• Minimize distractions and wandering thoughts: there are probably a thousand things on your to-do list, but be fully present by minimizing distractions and focusing your attention on your baby
  • Make eye contact: during feedings, playtime, storytime, and everything in between, make eye contact as often as possible to improve bonding
  • Respond to crying: early on, responding quickly to your baby’s crying can help with bonding and increase trust
  • Involve your partner: if you have a partner, make sure you are equally engaged in activities to best support your baby’s development
  • Take some time away: raising a baby is all-consuming and emotionally draining, so be sure to take some time for yourself when it’s needed, even if it’s just stepping away for a few moments

When to Seek Support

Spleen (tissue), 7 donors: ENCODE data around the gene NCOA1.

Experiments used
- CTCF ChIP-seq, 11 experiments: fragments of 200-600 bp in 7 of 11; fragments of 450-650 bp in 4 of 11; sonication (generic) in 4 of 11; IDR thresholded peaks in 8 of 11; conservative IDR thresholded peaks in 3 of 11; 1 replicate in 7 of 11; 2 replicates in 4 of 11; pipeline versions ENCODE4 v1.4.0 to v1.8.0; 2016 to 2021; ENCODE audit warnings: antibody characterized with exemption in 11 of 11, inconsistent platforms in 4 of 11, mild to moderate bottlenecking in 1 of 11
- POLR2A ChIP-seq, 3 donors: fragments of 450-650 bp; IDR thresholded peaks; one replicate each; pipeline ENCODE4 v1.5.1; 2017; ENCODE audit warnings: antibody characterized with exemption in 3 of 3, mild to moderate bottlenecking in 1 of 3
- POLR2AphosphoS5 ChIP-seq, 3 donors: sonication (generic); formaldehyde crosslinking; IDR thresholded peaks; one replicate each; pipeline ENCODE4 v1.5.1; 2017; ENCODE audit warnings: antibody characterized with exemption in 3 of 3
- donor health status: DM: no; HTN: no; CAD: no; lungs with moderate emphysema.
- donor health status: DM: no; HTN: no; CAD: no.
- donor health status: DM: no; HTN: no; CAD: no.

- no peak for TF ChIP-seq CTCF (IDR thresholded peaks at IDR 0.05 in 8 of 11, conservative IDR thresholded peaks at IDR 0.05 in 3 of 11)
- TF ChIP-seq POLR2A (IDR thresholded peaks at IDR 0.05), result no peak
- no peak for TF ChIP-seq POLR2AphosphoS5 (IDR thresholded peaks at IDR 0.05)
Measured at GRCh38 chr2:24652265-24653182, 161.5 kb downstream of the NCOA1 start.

The milestones we shared are benchmarks that most babies meet by that age, but not all. Every baby develops skills at a different rate and it can be hard not to constantly compare your baby to other babies.

That being said, if your baby is not meeting significant milestones or has reverted in certain skill areas, it’s best to reach out to your doctor. In particular, if your baby does not respond to loud noises or look you in the eyes, let your doctor know and ask for a developmental screening. 

Have Fun and Grow Together with Boppy Playtime

Have fun with the ideas we’ve shared and enjoy this special time in your baby’s life. Even small, daily activities can add up and make a difference in your baby’s development, and you’ll both grow in more ways than you might think. 

Boppy makes playtime easy with our cute and comfy Play Mat that grows with your baby. The foldable design makes it easy to store away when not in use, and the removable, machine-washable cover makes the inevitable stain a breeze to clean.

Pair the Play Mat with our Tummy Time Prop Pillow in solid and print, with our patented SlideLine system to attach toys and keep your baby engaged during tummy time. Boppy is here to support you and make life just a bit easier during this scary yet beautiful time.